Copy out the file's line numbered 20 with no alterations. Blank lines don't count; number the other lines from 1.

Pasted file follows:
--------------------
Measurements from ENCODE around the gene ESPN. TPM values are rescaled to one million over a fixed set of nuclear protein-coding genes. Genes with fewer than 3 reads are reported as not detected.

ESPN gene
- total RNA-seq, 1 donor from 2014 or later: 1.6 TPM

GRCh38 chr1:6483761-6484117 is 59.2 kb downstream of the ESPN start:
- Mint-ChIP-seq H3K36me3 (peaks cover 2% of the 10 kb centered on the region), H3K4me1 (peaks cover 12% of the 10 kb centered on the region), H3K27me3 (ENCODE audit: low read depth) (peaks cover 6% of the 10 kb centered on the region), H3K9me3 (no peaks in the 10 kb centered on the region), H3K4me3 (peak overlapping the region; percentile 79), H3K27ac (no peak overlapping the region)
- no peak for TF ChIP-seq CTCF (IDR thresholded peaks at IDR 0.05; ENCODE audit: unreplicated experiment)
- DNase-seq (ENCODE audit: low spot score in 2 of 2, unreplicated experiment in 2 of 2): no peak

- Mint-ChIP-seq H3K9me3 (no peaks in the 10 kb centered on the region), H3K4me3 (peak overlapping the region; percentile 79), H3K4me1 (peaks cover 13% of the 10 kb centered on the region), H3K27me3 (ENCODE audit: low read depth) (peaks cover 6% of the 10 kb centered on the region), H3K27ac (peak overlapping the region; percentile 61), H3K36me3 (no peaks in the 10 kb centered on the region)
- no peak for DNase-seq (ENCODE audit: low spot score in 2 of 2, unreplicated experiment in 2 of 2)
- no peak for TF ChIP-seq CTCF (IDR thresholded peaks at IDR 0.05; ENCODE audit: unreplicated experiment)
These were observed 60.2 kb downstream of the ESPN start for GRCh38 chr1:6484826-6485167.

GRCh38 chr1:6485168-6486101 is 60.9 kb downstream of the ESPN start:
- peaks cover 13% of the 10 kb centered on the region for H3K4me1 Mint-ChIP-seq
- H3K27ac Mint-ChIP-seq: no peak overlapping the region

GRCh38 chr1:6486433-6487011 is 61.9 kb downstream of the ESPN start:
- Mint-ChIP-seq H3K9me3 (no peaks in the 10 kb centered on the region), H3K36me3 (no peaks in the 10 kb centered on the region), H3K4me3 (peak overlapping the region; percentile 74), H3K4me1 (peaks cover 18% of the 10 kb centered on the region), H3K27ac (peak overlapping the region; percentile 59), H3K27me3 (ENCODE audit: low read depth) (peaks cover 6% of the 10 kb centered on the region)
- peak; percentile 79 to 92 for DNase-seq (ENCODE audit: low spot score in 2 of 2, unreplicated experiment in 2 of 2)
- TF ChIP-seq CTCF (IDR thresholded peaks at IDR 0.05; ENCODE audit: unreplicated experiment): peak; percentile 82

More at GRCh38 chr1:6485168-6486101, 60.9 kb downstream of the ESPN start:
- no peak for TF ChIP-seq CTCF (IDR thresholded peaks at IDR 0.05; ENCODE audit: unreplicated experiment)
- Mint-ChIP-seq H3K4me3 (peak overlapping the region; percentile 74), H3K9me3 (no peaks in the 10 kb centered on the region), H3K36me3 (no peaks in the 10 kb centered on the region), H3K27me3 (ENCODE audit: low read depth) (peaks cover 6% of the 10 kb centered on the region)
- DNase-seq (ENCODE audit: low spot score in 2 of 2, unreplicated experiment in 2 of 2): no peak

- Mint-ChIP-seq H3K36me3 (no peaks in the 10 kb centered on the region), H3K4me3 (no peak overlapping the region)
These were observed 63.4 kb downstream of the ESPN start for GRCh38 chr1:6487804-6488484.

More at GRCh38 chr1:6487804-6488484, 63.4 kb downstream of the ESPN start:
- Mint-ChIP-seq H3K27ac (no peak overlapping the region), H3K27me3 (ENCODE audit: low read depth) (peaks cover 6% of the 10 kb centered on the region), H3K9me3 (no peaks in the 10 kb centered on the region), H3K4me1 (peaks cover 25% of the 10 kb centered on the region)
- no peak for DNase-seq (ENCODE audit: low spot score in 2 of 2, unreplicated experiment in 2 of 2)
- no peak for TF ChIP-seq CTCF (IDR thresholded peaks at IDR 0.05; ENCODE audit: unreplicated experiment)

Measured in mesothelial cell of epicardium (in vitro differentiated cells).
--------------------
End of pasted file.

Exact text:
- no peak for TF ChIP-seq CTCF (IDR thresholded peaks at IDR 0.05; ENCODE audit: unreplicated experiment)